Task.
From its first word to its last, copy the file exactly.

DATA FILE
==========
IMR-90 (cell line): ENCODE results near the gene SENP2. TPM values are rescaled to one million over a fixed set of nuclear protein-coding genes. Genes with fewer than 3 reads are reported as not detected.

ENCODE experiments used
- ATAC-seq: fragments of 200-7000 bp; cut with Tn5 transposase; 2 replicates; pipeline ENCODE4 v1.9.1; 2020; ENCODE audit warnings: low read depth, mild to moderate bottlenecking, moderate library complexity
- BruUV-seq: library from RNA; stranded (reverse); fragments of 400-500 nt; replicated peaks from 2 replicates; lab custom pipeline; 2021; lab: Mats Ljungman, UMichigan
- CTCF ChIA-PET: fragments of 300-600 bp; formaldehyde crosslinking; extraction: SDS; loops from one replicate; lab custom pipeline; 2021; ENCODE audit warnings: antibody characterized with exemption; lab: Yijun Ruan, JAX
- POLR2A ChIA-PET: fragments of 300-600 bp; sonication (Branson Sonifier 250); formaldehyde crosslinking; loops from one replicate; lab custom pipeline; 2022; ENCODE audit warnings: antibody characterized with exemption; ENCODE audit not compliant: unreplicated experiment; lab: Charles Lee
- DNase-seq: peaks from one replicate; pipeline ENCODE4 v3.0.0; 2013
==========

IMR-90 (cell line): ENCODE results near the gene SENP2. TPM values are rescaled to one million over a fixed set of nuclear protein-coding genes. Genes with fewer than 3 reads are reported as not detected.

ENCODE experiments used
- ATAC-seq: fragments of 200-7000 bp; cut with Tn5 transposase; 2 replicates; pipeline ENCODE4 v1.9.1; 2020; ENCODE audit warnings: low read depth, mild to moderate bottlenecking, moderate library complexity
- BruUV-seq: library from RNA; stranded (reverse); fragments of 400-500 nt; replicated peaks from 2 replicates; lab custom pipeline; 2021; lab: Mats Ljungman, UMichigan
- CTCF ChIA-PET: fragments of 300-600 bp; formaldehyde crosslinking; extraction: SDS; loops from one replicate; lab custom pipeline; 2021; ENCODE audit warnings: antibody characterized with exemption; lab: Yijun Ruan, JAX
- POLR2A ChIA-PET: fragments of 300-600 bp; sonication (Branson Sonifier 250); formaldehyde crosslinking; loops from one replicate; lab custom pipeline; 2022; ENCODE audit warnings: antibody characterized with exemption; ENCODE audit not compliant: unreplicated experiment; lab: Charles Lee
- DNase-seq: peaks from one replicate; pipeline ENCODE4 v3.0.0; 2013